A vignette for Historiann, obliquely related to her post
One of the courses I am teaching now, I first taught when I was 21. Then it was a 5-hour course with 25 students, adequate administrative support, and cooperation among those teaching it. I was paid for 20 hours a week to do this, and between meeting it (5 hours), holding office hours for it (3 hours), preparing classes for it (4 hours), preparing materials for it (3 hours), and grading for it (5 hours), that worked out perfectly. This was in an institution where students did not have academic problems or major life problems. Everyone did well.
I was of course told by my detractors that this was too much work and one should not put 20 hours into a single 5-hour course, but I am telling you, that is why it clicked along and was low stress, and anyway, I was paid for 20 hours. Pay was enough to cover tuition (you didn’t get a tuition waiver for being a TA yet), books, rent, food, utilities, and everything; I had enough money left over to save for the summer or to spend on interesting travel at Christmas. This was another reason why teaching the course was a stress reducer.
Now the same course is 3 hours and I have 2 sections of it, for a total of 60 students. I have 3 other courses (3 other preparations) as well. According to the university I should be putting in 12 hours for each course, which adds up to 60 hours a week; I have administrative and service work as well as research on top of that and also weaker administrative support as well as a great deal of conflict to manage among those teaching different sections of every multisection course.
At the same time, foreign language teaching programs have changed and we have a lot more to grade (the number of formal exercises is dizzying and the only way to learn is actually to do them; and you can put them on autograde and I have to, but without comments they do not help students enough). There is also a lot more meta-teaching to do because, among other things, the average SAT score of our freshmen, on individual parts of that exam, is 450.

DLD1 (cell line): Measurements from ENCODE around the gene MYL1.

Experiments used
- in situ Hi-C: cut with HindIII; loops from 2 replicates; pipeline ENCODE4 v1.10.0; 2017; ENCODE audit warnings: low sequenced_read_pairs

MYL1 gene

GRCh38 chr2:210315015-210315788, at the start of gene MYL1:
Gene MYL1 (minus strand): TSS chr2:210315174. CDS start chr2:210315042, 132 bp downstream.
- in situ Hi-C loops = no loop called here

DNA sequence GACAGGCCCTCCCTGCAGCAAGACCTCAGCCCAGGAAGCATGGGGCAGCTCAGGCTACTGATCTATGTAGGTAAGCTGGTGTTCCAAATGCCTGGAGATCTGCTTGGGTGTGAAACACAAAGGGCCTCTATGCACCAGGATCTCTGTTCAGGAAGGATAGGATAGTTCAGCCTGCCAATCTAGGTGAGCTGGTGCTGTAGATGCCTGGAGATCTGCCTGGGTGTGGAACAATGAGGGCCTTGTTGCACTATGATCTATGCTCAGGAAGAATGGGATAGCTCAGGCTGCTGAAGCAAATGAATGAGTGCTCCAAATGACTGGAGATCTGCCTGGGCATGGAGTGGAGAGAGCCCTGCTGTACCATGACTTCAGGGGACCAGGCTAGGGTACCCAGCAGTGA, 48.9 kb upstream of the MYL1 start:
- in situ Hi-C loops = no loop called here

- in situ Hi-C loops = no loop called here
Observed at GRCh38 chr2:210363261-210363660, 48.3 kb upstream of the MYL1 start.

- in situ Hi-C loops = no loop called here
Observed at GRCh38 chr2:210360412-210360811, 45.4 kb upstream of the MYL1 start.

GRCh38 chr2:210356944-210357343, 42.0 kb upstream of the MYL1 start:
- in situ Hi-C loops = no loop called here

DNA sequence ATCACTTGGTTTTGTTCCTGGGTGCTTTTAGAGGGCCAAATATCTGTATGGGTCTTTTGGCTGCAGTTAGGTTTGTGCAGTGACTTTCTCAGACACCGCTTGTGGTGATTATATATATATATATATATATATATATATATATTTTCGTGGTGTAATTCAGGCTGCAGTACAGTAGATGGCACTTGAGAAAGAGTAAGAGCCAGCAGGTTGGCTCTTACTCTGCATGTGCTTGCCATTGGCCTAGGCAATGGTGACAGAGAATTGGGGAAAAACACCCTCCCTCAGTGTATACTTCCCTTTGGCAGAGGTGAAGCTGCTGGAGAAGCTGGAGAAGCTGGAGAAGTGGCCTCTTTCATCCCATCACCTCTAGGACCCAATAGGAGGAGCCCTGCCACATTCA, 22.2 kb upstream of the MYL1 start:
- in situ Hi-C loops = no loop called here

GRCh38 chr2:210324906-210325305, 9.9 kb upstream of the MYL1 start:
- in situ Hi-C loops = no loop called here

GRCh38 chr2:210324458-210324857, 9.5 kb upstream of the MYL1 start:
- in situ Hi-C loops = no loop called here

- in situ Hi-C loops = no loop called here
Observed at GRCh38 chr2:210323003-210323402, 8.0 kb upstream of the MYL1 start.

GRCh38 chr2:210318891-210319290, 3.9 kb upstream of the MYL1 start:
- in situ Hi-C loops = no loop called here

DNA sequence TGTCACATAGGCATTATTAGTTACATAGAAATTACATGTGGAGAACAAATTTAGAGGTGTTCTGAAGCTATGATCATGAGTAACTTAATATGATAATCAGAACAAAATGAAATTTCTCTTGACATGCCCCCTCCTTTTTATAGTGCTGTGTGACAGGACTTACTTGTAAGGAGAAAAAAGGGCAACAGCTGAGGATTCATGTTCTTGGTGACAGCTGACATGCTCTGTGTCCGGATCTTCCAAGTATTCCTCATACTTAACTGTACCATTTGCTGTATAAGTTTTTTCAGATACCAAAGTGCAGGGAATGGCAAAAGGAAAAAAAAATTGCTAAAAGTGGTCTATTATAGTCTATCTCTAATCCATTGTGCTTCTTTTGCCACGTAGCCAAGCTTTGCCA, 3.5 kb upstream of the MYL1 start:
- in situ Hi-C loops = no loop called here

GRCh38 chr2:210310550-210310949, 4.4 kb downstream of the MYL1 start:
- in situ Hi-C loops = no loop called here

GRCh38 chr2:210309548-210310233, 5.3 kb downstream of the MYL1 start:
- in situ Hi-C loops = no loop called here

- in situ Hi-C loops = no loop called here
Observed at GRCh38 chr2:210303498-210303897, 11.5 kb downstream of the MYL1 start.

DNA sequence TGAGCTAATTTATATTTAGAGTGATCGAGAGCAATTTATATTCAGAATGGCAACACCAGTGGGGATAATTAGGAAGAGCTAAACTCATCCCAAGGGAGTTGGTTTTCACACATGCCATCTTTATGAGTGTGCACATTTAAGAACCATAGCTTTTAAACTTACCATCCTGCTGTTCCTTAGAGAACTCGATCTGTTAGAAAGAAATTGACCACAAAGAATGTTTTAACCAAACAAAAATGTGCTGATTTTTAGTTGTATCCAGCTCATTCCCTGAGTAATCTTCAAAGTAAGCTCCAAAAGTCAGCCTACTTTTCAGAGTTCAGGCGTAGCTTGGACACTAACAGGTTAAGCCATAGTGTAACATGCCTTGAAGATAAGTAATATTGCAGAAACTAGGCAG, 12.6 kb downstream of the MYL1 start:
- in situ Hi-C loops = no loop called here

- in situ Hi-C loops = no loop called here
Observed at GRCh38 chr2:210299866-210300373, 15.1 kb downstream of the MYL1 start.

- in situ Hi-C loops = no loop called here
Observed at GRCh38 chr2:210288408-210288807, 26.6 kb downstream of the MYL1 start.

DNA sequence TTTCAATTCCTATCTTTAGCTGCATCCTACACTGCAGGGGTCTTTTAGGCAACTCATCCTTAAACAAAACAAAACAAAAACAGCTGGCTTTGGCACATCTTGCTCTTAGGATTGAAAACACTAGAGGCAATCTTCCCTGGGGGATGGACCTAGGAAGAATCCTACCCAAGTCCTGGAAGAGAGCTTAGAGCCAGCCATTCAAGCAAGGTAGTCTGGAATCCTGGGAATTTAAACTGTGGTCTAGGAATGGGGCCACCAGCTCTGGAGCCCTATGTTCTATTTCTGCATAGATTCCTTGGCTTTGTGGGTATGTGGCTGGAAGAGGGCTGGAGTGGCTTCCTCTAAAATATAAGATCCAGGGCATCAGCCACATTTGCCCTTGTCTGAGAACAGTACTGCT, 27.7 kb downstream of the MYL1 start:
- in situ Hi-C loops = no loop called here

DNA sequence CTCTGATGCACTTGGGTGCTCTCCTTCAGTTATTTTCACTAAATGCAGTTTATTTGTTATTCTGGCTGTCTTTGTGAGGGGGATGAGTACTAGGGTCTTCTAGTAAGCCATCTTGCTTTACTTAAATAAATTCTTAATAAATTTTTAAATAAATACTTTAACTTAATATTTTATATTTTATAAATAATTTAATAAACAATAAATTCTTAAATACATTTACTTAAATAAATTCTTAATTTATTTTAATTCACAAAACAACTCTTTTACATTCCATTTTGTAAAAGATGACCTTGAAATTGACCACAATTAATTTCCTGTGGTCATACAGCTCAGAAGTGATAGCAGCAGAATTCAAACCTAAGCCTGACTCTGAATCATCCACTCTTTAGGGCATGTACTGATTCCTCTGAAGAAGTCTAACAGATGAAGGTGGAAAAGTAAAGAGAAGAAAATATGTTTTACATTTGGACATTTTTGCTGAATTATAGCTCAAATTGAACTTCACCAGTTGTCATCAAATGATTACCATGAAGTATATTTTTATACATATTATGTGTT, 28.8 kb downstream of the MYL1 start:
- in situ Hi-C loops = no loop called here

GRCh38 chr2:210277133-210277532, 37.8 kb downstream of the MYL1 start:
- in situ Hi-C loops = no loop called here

My evaluations the first time I taught the course said that it was excellent but that it was very demanding and moved very quickly. Excellent students at this highly selective university said I had taught it at a level they had only reached with difficulty. I had not realized they felt overextended — I had only thought they were doing well.
I am still the same person I was when I was 21, and I also had a long hiatus and a whole other life between that moment and the moment in which I started teaching the course again. That is why I now struggle with this course. Technically I have 12 hours per week to think about each section, but really I have less time than that, so I do not have time to figure out how to make it easier. I also have the impression I have already made it too easy — we are not covering the more difficult exercises in our book, and I do not cover the most demanding of those we do do together on the tests.
I know what people will say: the work I put into preparing the course when I was 21 should be serving me now; I only needed 20 whole hours per week because it was the first time. I say to that: no. We have other books and other contexts now, and my having learned to teach foreign language courses in the language, and inductively, is actually detrimental and not a help, since we teach now in NCLB related ways alien to me.